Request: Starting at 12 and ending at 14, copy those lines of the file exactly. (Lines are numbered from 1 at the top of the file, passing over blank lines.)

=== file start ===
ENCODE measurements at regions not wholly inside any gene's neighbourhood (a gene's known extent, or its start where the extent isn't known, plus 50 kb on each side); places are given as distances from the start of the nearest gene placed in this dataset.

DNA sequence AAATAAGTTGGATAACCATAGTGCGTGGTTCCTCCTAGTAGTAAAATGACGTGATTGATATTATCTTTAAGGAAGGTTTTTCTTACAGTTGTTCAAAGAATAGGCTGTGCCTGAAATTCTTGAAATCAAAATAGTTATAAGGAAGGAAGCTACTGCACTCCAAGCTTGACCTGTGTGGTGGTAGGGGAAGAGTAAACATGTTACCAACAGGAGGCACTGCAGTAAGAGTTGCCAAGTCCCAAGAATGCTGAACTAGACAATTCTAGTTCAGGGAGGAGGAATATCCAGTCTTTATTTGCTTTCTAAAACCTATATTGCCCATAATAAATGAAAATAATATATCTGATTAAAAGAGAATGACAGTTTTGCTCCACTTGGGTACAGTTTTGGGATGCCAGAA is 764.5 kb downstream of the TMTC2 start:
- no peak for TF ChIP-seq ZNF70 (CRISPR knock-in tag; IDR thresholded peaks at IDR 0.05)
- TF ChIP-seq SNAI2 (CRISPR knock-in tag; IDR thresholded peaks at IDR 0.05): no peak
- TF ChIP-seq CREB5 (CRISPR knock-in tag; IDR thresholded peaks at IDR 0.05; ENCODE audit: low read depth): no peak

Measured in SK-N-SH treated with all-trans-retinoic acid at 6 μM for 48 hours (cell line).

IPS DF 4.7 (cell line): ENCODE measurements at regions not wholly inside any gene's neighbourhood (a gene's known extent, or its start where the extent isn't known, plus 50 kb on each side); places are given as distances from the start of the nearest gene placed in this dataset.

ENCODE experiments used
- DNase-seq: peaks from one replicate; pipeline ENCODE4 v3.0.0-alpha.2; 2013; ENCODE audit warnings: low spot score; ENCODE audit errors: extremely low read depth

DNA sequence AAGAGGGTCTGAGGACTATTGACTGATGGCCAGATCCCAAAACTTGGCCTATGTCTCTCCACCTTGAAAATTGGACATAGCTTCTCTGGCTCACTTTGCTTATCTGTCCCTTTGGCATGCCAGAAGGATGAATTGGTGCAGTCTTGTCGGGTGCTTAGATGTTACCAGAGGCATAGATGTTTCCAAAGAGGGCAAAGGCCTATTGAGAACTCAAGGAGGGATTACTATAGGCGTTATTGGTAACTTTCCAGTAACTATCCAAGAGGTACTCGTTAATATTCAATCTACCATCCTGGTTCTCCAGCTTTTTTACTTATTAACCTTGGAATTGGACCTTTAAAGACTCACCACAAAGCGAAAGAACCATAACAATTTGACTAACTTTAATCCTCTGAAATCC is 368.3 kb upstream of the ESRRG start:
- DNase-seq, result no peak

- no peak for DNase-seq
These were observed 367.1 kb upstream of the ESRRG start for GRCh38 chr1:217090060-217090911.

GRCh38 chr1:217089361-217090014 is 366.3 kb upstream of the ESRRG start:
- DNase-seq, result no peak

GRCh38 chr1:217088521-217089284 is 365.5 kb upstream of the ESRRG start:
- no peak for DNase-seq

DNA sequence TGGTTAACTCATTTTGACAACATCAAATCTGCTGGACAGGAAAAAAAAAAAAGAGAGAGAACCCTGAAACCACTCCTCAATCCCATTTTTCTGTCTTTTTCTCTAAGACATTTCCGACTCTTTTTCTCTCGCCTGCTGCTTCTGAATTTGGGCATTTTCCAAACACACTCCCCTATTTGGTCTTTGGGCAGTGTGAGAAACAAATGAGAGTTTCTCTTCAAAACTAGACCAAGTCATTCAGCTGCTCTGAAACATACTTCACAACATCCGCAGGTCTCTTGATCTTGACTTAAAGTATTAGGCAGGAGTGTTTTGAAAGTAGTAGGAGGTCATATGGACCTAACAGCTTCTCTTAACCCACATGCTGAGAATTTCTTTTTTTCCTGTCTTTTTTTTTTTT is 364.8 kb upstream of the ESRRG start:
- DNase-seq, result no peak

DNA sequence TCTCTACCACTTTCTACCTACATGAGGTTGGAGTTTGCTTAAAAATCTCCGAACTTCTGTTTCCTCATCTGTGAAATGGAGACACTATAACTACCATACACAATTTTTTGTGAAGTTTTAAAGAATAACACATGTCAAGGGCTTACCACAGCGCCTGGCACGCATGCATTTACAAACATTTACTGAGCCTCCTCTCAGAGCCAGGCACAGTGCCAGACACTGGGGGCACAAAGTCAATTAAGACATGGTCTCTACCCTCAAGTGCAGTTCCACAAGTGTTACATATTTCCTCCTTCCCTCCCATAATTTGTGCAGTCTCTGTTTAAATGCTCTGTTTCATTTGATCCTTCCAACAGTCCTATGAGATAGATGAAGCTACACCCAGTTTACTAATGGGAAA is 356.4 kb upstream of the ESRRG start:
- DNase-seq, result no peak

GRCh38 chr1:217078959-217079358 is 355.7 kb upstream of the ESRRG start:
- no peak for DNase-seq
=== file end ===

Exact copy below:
- no peak for DNase-seq
These were observed 367.1 kb upstream of the ESRRG start for GRCh38 chr1:217090060-217090911.

GRCh38 chr1:217089361-217090014 is 366.3 kb upstream of the ESRRG start: